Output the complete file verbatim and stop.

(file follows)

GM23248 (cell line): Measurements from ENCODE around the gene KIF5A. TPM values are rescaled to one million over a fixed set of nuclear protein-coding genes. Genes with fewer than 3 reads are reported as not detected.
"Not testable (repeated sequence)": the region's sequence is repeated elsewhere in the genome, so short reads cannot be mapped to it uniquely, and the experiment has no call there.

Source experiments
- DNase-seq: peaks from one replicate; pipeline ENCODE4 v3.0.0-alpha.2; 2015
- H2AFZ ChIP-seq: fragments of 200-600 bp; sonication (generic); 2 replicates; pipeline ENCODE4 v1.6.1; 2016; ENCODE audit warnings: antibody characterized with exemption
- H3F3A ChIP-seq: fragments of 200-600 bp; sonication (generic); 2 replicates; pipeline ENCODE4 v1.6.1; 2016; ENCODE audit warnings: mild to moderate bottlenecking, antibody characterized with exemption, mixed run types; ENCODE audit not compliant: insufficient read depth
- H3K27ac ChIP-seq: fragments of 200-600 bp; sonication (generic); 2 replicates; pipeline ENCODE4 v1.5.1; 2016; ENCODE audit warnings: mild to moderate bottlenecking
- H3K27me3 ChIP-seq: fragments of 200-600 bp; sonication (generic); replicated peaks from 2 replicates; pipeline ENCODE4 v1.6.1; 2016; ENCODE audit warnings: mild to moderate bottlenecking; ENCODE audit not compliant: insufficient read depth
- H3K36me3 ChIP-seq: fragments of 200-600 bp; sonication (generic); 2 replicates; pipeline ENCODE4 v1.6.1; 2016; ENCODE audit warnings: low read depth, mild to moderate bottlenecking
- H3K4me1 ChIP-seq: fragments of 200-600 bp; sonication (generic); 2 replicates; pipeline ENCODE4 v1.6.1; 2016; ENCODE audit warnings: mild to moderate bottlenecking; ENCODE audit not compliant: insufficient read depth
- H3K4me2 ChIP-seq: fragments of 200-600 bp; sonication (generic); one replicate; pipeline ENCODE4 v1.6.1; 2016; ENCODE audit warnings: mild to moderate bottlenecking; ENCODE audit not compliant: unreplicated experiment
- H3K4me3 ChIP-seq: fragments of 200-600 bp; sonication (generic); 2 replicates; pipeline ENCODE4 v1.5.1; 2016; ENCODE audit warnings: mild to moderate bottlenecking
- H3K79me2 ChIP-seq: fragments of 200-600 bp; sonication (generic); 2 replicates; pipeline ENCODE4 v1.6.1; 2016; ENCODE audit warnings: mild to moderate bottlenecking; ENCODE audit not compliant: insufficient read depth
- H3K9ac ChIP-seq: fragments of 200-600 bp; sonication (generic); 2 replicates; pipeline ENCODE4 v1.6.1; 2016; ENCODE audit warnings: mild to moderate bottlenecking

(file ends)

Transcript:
GM23248 (cell line): Measurements from ENCODE around the gene KIF5A. TPM values are rescaled to one million over a fixed set of nuclear protein-coding genes. Genes with fewer than 3 reads are reported as not detected.
"Not testable (repeated sequence)": the region's sequence is repeated elsewhere in the genome, so short reads cannot be mapped to it uniquely, and the experiment has no call there.

Source experiments
- DNase-seq: peaks from one replicate; pipeline ENCODE4 v3.0.0-alpha.2; 2015
- H2AFZ ChIP-seq: fragments of 200-600 bp; sonication (generic); 2 replicates; pipeline ENCODE4 v1.6.1; 2016; ENCODE audit warnings: antibody characterized with exemption
- H3F3A ChIP-seq: fragments of 200-600 bp; sonication (generic); 2 replicates; pipeline ENCODE4 v1.6.1; 2016; ENCODE audit warnings: mild to moderate bottlenecking, antibody characterized with exemption, mixed run types; ENCODE audit not compliant: insufficient read depth
- H3K27ac ChIP-seq: fragments of 200-600 bp; sonication (generic); 2 replicates; pipeline ENCODE4 v1.5.1; 2016; ENCODE audit warnings: mild to moderate bottlenecking
- H3K27me3 ChIP-seq: fragments of 200-600 bp; sonication (generic); replicated peaks from 2 replicates; pipeline ENCODE4 v1.6.1; 2016; ENCODE audit warnings: mild to moderate bottlenecking; ENCODE audit not compliant: insufficient read depth
- H3K36me3 ChIP-seq: fragments of 200-600 bp; sonication (generic); 2 replicates; pipeline ENCODE4 v1.6.1; 2016; ENCODE audit warnings: low read depth, mild to moderate bottlenecking
- H3K4me1 ChIP-seq: fragments of 200-600 bp; sonication (generic); 2 replicates; pipeline ENCODE4 v1.6.1; 2016; ENCODE audit warnings: mild to moderate bottlenecking; ENCODE audit not compliant: insufficient read depth
- H3K4me2 ChIP-seq: fragments of 200-600 bp; sonication (generic); one replicate; pipeline ENCODE4 v1.6.1; 2016; ENCODE audit warnings: mild to moderate bottlenecking; ENCODE audit not compliant: unreplicated experiment
- H3K4me3 ChIP-seq: fragments of 200-600 bp; sonication (generic); 2 replicates; pipeline ENCODE4 v1.5.1; 2016; ENCODE audit warnings: mild to moderate bottlenecking
- H3K79me2 ChIP-seq: fragments of 200-600 bp; sonication (generic); 2 replicates; pipeline ENCODE4 v1.6.1; 2016; ENCODE audit warnings: mild to moderate bottlenecking; ENCODE audit not compliant: insufficient read depth
- H3K9ac ChIP-seq: fragments of 200-600 bp; sonication (generic); 2 replicates; pipeline ENCODE4 v1.6.1; 2016; ENCODE audit warnings: mild to moderate bottlenecking